Pelagornis

Pelagornis

Last updated: November 15, 2022
Verified by: AZ Animals Staff
Image Credit El fosilmaníaco / Creative Commons Attribution-Share Alike 3.0 Unported license

The Pelagornis is larger than the largest living bird today.

Pelagornis Scientific Classification

Kingdom
Animalia
Phylum
Chordata
Class
Aves
Order
Odontopterygiformes
Family
Pelagornithidae
Genus
Pelagornis
Scientific Name
Pelagornis

Read our Complete Guide to Classification of Animals.

Pelagornis Conservation Status


Pelagornis Facts

Prey
Fish
Fun Fact
The Pelagornis is larger than the largest living bird today.
Most Distinctive Feature
Massive wingspan of up to 20 feet
Wingspan
Up to 20 feet
Habitat
Coastal near oceans
Predators
Sharks and large land carnivores
Diet
Carnivore
Favorite Food
Fish
Number Of Species
4
Location
North America, South America, Europe, Australia

Pelagornis Physical Characteristics

Skin Type
Feathers
Length
20-foot wingspan
Venomous
No
Aggression
Low

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Pelagornis, a prehistoric seabird, was bigger than even the largest bird alive today.

Living during the Eocene to the Pleistocene, Pelagornis lived near the ocean and was capable of flying great distances by gliding. Similar to modern pelicans, storks, or albatross, Pelagornis ate fish and dominated the prehistoric skies. Want to learn more? After reading about these prehistoric birds, you can actually visit many of the sites where they were discovered and look for them yourself!

Pelagornis Facts

  • Their wingspan could get up to 20 feet across or more.
  • They did not have actual teeth. Instead, they caught prey in tooth-like growths on their beak.
  • Pelagornis could fly across oceans, which explains why their fossils have been discovered all around the world.
  • They went extinct in the early Pleistocene, around 11,700 years ago.
  • Sharks and large land mammals would have been predators of the giant Pelagornis.

Description & Size

These prehistoric birds were similar to pelicans and storks, with wide wingspans that helped them take advantage of sea breezes to fly. Its wingspan was probably around 15 to 16 feet long, although some species within the genus had even wider wingspans. For example, the Pelagornis sandersi is the largest flying bird ever discovered and had a wingspan that was over 20 feet wide.

With such a large body, it’s amazing that these giant birds were actually able to fly. They probably had long feathers to help generate lift. They had long heads and beaks as well. Their heads could get up to 16 inches long. They had teeth-like structures on their beak as well. These were not actual teeth that connected to their jaw. Instead, they grew out of their beak. They were still likely used to help them catch and eat prey, however.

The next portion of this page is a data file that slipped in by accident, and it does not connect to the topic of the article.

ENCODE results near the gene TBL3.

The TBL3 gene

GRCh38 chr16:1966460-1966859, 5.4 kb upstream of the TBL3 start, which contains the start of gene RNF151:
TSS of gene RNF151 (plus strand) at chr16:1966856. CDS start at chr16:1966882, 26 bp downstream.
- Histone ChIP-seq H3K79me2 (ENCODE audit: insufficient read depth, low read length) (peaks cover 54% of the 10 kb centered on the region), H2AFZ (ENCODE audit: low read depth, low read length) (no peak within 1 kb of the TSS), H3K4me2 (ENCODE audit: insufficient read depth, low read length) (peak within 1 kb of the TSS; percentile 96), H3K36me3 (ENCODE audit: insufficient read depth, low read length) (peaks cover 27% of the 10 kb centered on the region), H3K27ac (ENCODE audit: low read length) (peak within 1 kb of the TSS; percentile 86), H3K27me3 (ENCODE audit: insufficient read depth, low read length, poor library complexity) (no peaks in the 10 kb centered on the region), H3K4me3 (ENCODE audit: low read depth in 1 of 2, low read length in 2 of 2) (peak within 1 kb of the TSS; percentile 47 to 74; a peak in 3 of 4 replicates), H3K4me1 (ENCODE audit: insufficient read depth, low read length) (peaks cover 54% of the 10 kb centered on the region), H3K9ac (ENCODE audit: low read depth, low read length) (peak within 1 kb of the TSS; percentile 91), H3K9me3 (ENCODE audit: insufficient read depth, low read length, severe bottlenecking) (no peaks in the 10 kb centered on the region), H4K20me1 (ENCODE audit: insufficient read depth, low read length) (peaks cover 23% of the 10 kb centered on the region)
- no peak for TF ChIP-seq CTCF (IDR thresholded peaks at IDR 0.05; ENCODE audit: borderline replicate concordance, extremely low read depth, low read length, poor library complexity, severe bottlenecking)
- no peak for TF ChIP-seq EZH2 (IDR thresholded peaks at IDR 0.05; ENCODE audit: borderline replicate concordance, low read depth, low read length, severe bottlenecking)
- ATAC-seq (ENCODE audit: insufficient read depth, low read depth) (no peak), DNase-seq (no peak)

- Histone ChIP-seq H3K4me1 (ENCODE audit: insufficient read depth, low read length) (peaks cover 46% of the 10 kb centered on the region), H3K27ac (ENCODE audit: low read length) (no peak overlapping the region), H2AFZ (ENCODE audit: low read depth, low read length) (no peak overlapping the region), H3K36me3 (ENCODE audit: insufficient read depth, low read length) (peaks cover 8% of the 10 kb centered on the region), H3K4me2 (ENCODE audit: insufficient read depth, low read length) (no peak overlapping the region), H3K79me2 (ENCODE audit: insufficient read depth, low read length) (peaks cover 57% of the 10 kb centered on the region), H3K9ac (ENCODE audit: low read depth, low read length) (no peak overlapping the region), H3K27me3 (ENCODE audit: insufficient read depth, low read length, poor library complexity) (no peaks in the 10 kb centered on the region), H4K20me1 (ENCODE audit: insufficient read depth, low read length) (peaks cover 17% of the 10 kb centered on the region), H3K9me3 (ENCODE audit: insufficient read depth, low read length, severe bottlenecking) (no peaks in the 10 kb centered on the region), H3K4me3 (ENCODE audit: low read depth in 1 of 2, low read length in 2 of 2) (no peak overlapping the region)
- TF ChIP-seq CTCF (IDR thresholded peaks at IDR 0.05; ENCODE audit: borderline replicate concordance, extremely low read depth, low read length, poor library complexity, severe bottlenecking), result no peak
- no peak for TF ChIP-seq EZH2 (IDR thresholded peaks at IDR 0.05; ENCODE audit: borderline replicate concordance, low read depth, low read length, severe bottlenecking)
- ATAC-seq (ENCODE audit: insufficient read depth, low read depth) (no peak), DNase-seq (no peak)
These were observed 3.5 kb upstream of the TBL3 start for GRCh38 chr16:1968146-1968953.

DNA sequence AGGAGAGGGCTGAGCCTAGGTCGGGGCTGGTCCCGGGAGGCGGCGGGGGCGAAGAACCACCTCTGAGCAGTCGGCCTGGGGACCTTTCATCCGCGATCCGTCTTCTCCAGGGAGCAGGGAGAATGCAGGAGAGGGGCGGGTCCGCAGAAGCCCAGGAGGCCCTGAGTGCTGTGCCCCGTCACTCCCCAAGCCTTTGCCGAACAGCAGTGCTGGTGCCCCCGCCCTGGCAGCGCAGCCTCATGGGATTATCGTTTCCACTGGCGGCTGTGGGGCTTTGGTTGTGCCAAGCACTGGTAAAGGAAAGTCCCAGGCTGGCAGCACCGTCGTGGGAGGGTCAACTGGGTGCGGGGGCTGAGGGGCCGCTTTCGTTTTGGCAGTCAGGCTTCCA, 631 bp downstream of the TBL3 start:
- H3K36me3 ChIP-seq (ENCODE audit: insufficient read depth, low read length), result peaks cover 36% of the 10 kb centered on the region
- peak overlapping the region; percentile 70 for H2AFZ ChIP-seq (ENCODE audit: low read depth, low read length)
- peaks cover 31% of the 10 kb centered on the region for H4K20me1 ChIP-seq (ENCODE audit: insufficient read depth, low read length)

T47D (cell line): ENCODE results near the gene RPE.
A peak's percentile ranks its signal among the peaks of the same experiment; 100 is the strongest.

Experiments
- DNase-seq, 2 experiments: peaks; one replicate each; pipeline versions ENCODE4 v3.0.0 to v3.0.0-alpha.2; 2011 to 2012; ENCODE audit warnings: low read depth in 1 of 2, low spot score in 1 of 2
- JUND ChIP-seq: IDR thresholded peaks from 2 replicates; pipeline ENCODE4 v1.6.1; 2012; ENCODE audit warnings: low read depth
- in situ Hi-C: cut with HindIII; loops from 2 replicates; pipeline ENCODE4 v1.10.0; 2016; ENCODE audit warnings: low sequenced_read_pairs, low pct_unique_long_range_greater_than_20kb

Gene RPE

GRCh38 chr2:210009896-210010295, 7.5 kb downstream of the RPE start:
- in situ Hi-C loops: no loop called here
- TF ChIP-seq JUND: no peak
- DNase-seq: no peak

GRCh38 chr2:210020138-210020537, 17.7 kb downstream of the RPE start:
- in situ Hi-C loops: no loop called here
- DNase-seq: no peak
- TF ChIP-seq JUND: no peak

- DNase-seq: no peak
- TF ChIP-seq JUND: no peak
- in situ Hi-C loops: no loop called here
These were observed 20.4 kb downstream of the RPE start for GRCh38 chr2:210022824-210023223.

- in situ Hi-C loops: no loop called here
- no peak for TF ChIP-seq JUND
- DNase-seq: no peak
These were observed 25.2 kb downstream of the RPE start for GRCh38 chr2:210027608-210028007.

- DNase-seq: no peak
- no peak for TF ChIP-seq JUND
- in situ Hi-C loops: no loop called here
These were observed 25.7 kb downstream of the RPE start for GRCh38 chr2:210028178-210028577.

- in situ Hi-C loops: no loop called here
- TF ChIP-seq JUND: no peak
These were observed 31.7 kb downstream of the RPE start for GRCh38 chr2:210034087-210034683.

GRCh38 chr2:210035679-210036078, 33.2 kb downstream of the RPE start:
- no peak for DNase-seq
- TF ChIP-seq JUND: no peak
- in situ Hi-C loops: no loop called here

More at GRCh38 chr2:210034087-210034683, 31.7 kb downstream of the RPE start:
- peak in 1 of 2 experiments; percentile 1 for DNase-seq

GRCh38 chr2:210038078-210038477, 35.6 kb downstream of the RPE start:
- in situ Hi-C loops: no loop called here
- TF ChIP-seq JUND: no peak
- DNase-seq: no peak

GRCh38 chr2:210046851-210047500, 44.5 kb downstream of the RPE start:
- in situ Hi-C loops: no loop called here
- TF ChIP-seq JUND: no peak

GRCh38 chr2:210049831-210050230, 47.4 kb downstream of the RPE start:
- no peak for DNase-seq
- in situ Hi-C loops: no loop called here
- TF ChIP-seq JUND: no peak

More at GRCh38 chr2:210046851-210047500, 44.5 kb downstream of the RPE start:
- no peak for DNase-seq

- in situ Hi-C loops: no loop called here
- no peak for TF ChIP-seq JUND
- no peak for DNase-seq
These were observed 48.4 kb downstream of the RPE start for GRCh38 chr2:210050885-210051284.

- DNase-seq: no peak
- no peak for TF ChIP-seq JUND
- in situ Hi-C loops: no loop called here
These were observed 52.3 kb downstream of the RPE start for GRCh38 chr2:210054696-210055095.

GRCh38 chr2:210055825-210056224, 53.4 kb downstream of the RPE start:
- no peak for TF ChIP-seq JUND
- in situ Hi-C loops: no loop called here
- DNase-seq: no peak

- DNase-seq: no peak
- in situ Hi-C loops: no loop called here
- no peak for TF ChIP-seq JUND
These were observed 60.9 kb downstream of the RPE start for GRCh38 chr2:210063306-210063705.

Pelagornis
Pelagornis had a long beak with multiple layers of teeth, allowing it to catch, hold, and swallow prey.

Didier Descouens / Creative Commons Attribution-Share Alike 4.0 International license – License

Diet – What did Pelagornis eat?

The Pelagornis had teeth along their beak. However, they were not a uniform size. Smaller teeth were present between their larger teeth. These likely served different purposes when they ate their food, helping them to tear into prey, chew, and swallow. Based on fossil evidence, Pelagornis lost these teeth-like structures periodically. They later grew back.

Because it was a sea bird and lived near the ocean, the Pelagornis almost certainly ate fish. Like modern pelicans and storks, it probably snatched and scooped them up out of the water with its large beak. The albatross, which is the largest bird currently alive, flies close to the surface of the ocean using the current to stay aloft. It is likely that Pelagornis did something similar due to its large size. These birds would have been better gliders than active flyers. Staying close to the water would have also made it easier for them to get food.

Habitat — When and Where It Lived

Pelagornis fossils have been discovered around the world, including along both the East and West Coasts of the United States, Western Europe, and South America. They lived near water, specifically large bodies of water such as oceans. These birds would have been large enough to glide and fly across vast oceans, which accounts for their wide distribution around the world.